Occupying the garden to the rear of the 19th-century national palace, formerly the stables of Napoleon III and now presidential offices, the 24-child nursery opens out onto a quiet urban garden surrounded by historic frontages.
"Previously housed in an older, ill-adapted building on the rue de l'Elysée, [the nursery's] new position provides it with a genuine place of serenity," explained the studio.
"One of the challenges of this project was to carefully integrate [the nursery] into this exceptional urban fabric in a way that respected the existing built heritage."
The narrow, single-storey building extends the width of the garden, anchored by two solid adobe forms at either end that were connected by an exposed timber structure.
Inside, the central space contains a large, open classroom organised around a central bathroom block and bookended by two crib areas, illuminated by skylights in a raised, gently sweeping section of the metal roof.
Beneath the timber beams of the roof structure, the nursery is fitted with bespoke timber furniture, allowing the space to be flexible and easily reconfigured if necessary.
At either end, the more private adobe structures contain an office and storage, separated from the central classroom by entrance spaces containing lockers and seating.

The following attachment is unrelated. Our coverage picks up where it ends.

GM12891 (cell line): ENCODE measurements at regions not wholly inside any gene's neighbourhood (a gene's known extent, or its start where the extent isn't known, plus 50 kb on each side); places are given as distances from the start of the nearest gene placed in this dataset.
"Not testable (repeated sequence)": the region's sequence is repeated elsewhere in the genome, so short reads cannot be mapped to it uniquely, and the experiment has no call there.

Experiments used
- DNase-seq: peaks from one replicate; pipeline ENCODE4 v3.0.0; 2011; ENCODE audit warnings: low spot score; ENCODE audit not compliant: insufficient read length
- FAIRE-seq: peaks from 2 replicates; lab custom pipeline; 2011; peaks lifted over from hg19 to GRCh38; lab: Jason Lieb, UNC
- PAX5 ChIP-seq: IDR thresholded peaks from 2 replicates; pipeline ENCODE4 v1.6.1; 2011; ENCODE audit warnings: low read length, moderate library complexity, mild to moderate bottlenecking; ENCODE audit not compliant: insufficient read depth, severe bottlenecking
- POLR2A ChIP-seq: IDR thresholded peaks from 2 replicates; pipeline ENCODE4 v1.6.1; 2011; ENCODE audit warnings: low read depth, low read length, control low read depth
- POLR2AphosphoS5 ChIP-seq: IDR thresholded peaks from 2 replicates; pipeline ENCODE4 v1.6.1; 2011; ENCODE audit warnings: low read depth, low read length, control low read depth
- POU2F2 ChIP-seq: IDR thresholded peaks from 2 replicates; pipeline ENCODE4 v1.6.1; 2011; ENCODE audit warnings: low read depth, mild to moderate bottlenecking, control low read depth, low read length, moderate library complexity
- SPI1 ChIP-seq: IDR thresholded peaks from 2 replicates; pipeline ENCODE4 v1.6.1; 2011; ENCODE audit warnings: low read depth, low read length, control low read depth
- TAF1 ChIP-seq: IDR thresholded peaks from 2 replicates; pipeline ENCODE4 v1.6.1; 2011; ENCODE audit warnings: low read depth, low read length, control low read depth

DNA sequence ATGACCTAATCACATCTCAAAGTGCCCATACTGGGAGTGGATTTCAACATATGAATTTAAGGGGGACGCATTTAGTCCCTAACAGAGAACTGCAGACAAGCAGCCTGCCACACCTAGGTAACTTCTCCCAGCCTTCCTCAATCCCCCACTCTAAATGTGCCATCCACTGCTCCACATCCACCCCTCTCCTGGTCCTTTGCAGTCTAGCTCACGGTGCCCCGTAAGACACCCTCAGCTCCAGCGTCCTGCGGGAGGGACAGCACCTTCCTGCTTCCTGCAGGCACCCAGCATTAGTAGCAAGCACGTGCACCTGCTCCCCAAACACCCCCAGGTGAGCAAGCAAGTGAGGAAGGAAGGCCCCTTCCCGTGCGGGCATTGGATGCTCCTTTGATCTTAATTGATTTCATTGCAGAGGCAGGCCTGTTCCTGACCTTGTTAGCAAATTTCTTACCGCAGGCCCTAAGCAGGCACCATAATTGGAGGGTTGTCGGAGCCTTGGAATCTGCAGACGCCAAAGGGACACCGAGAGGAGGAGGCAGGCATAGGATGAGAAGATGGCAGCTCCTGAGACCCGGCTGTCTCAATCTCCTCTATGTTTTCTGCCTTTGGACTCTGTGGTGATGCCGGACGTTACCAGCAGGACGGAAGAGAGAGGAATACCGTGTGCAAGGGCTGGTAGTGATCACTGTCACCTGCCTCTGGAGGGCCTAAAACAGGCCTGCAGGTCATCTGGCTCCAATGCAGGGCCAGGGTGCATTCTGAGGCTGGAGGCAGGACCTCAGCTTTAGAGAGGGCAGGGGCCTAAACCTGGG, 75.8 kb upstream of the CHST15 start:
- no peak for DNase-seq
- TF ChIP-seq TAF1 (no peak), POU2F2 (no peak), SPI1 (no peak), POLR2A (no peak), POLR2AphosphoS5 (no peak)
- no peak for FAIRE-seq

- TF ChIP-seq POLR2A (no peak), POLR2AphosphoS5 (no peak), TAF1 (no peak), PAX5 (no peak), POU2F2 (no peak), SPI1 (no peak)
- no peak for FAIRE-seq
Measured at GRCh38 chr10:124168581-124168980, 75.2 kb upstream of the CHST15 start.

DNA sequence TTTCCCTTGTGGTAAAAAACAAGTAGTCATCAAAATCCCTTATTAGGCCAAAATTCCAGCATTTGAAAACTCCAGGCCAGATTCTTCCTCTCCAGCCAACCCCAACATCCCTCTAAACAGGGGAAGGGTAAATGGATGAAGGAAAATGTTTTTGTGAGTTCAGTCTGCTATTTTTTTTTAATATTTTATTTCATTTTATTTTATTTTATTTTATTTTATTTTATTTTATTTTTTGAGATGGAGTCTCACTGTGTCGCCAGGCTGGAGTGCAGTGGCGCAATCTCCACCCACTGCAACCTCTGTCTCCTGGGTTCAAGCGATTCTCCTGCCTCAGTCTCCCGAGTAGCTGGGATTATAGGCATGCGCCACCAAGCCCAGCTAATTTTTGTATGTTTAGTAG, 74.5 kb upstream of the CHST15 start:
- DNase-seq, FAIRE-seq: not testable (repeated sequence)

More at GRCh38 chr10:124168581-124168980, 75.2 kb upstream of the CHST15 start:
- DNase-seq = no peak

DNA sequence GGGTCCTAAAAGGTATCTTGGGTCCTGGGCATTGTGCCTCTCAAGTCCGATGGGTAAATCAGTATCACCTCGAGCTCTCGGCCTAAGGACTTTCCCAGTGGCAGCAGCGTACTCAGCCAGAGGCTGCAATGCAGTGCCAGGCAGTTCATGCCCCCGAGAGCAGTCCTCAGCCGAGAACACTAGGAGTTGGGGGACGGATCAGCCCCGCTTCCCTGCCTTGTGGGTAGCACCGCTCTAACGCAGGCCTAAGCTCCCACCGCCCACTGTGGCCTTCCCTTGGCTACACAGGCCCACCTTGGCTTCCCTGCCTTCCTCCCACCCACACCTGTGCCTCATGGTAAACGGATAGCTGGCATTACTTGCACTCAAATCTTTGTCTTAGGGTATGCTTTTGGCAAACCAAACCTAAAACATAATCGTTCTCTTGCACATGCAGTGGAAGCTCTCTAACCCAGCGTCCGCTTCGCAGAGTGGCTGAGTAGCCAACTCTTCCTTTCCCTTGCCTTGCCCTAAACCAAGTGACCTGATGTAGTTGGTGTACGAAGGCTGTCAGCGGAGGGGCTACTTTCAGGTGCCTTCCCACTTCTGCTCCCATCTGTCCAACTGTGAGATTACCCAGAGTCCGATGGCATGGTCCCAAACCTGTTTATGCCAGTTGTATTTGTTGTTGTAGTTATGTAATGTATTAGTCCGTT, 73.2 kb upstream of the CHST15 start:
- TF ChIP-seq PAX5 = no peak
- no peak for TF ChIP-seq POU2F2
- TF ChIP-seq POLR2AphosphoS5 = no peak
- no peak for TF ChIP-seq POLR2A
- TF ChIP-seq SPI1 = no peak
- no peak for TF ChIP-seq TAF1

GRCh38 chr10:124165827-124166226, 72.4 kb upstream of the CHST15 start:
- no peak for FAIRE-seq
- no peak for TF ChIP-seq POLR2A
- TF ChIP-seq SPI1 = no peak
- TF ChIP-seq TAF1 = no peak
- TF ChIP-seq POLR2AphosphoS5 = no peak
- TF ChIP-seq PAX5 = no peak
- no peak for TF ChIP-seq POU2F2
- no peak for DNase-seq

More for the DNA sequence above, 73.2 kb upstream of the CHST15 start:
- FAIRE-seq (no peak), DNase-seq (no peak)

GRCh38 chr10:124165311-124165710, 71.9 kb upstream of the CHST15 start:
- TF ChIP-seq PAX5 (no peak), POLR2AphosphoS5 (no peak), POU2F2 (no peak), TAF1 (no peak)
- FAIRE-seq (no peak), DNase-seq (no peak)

Framed by timber columns, a series of large, sliding glass doors in the classroom open out onto a play and seating area, separated from the palace gardens by a low fence of freestanding wooden planks.
"The notion of courtyard and introverted space is evoked..on the north side, the children's garden is placed in direct contact with the garden of the Palais to offer users the enjoyment of a visual escape towards nature," explained the studio.
"As this place is sensitive, owing to its purpose and its function, it has no direct views onto or from the public space...the garden appears as a bucolic. green lung in this stone context."
On the opposite side of the building, a pathway has been created between the palace walls and the nursery's southern elevation, creating a route all the way around the building overlooked by windows.
Other nursery projects recently featured on Dezeen include the MS Kindergarten in Japan by Hibinosekkei, designed to help children feel closer to nature, and a minimal, timber extension to a kindergarten in Austria by Bernado Bader Architekten.
The photography is by Florent Michel.